It’s called the Payment Rights Advisor. It only takes a couple of minutes — just answer 5 quick questions about your job, and the Payment Rights Advisor will give you all of your best options, including whether or not you qualify for mechanics lien rights.

States where multiple liens are specifically considered due to statutory requirements

In some states, the answer to this question is a simple “yes,” because filing multiple liens is specifically contemplated by the statute. One such example is Virginia, which has a unique aspect to its lien law statute, the “150-day rule.”

While the deadline to file a mechanics lien in Virginia is 90 days from the date the claimant last furnished labor or materials to the project, the lien may not include labor or materials furnished more than 150 days prior to the claimant’s last furnishing date.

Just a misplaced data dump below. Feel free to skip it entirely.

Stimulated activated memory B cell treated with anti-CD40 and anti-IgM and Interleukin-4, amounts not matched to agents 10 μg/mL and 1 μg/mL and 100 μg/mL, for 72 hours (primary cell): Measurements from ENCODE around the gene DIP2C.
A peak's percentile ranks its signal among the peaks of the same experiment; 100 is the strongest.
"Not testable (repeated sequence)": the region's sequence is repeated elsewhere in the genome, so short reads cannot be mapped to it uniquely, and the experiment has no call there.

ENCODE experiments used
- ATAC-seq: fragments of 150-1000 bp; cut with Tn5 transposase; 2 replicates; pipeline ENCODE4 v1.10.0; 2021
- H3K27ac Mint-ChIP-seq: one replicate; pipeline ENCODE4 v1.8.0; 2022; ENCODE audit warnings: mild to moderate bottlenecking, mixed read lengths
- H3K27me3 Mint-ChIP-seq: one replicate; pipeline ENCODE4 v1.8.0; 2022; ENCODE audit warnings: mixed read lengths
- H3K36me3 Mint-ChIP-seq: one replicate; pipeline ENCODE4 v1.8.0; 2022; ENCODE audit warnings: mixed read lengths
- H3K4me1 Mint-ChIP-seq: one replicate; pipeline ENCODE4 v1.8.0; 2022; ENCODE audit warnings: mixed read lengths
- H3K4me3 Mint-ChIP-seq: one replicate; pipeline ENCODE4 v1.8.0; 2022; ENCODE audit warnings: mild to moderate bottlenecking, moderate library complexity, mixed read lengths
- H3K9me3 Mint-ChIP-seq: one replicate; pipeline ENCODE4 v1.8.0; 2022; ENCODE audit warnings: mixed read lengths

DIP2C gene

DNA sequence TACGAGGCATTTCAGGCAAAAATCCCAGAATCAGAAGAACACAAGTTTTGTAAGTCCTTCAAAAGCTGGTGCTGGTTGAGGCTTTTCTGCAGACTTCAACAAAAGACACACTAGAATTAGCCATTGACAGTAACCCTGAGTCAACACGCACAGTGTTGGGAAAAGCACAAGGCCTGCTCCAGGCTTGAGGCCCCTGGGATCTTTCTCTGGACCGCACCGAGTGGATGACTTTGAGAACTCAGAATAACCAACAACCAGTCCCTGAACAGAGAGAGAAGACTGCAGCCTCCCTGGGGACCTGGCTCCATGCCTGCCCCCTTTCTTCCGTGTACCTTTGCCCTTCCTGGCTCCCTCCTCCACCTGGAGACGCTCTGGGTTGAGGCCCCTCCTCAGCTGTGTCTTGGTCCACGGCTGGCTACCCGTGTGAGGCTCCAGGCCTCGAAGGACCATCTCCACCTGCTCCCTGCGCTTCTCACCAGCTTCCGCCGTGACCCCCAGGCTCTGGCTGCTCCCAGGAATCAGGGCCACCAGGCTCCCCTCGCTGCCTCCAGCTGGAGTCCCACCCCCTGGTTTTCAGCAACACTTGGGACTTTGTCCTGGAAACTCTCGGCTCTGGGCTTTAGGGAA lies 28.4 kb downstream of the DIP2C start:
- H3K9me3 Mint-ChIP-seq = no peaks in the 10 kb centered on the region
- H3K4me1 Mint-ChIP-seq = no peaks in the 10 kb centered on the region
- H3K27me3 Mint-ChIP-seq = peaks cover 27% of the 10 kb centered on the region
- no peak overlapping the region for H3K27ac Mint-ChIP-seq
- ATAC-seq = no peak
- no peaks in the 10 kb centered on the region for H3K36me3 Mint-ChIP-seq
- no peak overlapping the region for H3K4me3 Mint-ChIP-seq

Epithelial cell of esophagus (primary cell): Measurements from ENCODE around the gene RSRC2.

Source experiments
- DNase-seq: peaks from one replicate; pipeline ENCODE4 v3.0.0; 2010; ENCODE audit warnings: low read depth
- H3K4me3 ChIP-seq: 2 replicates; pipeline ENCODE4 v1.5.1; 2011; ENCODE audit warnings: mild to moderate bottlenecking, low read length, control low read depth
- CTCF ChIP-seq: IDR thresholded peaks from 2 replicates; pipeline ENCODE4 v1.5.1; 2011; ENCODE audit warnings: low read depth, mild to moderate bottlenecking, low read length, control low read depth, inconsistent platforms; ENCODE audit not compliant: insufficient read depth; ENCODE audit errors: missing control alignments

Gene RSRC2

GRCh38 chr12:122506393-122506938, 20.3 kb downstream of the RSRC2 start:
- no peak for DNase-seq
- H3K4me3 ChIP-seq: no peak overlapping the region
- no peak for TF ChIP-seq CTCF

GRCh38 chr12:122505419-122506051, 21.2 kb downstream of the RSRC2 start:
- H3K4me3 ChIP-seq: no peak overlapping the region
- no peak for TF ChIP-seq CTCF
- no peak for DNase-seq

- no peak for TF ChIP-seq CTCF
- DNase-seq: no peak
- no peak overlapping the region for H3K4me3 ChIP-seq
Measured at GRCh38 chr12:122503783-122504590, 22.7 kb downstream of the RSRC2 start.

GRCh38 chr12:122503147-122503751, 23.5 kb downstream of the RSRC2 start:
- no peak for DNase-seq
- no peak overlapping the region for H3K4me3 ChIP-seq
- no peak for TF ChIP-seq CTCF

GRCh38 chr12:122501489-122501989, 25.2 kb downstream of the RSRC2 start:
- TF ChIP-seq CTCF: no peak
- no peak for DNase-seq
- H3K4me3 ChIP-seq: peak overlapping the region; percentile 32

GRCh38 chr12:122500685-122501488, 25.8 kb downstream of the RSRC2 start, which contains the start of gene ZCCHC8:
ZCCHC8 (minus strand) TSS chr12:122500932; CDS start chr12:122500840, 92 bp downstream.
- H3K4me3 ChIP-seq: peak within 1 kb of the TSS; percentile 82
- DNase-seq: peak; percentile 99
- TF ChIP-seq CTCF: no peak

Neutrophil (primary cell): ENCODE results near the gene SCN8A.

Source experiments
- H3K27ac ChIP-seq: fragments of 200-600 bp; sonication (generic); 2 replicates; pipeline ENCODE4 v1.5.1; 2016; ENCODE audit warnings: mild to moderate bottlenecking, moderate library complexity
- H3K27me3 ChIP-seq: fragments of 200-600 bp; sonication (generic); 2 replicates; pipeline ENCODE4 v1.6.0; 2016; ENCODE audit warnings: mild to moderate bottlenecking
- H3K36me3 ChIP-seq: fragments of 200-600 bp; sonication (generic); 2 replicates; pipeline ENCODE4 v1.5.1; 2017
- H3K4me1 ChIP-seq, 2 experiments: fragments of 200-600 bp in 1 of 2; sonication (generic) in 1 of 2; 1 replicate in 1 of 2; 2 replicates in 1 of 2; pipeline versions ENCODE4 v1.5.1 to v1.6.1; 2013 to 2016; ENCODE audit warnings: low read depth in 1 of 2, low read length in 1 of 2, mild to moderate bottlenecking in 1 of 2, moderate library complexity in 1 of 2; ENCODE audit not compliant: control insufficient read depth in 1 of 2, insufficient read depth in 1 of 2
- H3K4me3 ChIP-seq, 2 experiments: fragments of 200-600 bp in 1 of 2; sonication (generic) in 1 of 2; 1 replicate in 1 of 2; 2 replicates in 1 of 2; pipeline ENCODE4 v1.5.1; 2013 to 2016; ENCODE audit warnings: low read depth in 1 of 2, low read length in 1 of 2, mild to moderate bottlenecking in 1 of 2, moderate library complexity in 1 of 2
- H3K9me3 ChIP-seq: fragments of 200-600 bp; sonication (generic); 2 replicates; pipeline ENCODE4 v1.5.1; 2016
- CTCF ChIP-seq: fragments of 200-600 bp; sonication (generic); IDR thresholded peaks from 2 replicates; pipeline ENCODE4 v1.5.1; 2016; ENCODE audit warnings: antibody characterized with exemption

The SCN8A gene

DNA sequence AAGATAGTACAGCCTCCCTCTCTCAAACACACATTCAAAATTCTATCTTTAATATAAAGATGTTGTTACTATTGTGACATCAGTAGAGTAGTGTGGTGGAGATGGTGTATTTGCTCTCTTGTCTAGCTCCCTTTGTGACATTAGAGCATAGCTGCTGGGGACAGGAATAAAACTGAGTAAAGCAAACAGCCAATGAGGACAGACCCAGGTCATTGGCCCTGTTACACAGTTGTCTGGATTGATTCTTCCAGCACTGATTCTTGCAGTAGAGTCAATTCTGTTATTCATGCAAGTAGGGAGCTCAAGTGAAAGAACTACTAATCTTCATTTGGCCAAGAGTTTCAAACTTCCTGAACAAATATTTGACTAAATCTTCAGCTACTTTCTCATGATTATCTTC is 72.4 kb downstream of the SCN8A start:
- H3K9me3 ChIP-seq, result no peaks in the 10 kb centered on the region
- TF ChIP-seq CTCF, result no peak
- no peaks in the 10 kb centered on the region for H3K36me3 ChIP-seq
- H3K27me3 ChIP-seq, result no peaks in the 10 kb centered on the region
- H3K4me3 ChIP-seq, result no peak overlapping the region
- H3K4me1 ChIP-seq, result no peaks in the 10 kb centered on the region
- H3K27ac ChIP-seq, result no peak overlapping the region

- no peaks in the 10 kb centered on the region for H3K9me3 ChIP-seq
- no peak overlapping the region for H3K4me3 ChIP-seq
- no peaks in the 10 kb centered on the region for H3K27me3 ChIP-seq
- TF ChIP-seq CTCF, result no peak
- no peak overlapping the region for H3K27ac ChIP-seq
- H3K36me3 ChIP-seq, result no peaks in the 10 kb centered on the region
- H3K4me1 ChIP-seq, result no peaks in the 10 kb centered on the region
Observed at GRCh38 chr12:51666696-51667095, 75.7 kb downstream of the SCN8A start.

In order to get around this limitation for long projects, Virginia law states that:

a “lien claimant may file any number of memoranda but no memorandum filed pursuant to this chapter shall include sums due for labor or materials furnished more than 150 days prior to the last day on which labor was performed or material furnished. . .”

Accordingly, Virginia specifically allows for the filing of multiple liens by the same party on the same project as a necessary offshoot to its lien rules.

WAHOO Virginia! If only other states could be so clear…